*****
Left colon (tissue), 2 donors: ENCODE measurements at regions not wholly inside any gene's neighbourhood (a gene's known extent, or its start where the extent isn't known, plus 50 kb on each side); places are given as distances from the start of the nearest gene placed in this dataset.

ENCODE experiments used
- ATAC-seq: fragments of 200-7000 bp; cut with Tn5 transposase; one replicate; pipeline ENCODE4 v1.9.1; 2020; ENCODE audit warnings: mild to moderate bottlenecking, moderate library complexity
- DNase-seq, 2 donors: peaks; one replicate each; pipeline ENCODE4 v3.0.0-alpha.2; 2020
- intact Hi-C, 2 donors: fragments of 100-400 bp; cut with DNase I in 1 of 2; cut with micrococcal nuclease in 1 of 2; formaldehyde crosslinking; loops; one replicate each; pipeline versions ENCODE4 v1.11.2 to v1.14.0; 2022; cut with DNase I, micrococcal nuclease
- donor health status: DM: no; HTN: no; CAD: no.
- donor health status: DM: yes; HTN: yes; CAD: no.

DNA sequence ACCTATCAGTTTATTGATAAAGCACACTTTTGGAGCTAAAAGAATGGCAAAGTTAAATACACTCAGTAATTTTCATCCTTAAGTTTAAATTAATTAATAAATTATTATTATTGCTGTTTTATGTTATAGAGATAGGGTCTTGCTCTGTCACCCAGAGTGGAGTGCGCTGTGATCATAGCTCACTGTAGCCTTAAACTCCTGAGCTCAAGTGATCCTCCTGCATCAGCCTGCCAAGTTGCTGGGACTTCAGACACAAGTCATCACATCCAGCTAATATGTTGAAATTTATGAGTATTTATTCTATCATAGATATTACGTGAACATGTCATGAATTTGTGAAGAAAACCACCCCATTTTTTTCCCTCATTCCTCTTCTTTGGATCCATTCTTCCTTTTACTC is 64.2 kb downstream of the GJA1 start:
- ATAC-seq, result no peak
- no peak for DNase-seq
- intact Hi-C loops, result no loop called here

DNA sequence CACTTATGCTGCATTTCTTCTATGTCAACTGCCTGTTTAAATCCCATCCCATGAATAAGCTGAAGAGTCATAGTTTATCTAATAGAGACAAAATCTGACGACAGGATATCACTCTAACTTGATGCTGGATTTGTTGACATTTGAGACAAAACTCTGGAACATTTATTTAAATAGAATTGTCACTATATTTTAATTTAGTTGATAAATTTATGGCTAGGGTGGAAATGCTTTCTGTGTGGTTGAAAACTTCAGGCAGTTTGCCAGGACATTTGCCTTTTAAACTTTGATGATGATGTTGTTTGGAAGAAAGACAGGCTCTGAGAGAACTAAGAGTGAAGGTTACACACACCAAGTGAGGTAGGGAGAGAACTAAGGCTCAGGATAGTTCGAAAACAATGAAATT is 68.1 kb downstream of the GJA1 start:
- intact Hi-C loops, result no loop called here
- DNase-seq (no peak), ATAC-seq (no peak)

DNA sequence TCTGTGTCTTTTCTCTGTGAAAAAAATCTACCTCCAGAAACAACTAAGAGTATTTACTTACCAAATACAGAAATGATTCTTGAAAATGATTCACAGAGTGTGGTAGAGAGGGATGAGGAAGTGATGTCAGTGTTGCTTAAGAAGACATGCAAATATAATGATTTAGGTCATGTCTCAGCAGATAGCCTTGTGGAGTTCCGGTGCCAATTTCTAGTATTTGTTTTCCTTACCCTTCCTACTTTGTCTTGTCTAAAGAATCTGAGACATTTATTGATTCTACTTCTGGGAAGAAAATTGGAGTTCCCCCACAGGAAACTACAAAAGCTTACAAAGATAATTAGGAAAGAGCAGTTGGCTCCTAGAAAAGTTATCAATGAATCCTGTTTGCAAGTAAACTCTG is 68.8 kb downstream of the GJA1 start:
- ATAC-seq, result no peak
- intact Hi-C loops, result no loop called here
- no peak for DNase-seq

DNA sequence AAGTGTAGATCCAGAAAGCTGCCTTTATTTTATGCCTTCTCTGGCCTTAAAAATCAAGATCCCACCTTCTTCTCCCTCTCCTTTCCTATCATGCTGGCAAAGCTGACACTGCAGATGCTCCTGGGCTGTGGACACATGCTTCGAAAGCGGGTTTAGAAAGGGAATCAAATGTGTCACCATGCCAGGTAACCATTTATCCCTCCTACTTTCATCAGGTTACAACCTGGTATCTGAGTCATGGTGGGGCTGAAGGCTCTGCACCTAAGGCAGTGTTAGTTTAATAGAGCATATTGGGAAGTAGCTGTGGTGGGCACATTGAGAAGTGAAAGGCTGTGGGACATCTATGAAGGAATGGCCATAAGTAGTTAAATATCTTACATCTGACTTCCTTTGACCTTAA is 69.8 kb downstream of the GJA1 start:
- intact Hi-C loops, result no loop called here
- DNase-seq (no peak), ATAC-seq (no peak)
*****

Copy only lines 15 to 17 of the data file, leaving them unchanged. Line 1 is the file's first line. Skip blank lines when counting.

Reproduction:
DNA sequence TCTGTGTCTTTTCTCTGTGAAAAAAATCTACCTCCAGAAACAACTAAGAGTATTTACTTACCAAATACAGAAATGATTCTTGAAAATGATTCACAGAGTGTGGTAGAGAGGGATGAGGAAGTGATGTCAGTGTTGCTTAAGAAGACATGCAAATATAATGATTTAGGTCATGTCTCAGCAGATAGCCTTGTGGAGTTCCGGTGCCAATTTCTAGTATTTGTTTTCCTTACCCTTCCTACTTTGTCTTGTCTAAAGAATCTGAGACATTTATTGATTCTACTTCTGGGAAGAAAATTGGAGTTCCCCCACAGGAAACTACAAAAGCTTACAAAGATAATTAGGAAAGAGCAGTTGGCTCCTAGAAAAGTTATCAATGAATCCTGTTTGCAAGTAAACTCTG is 68.8 kb downstream of the GJA1 start:
- ATAC-seq, result no peak
- intact Hi-C loops, result no loop called here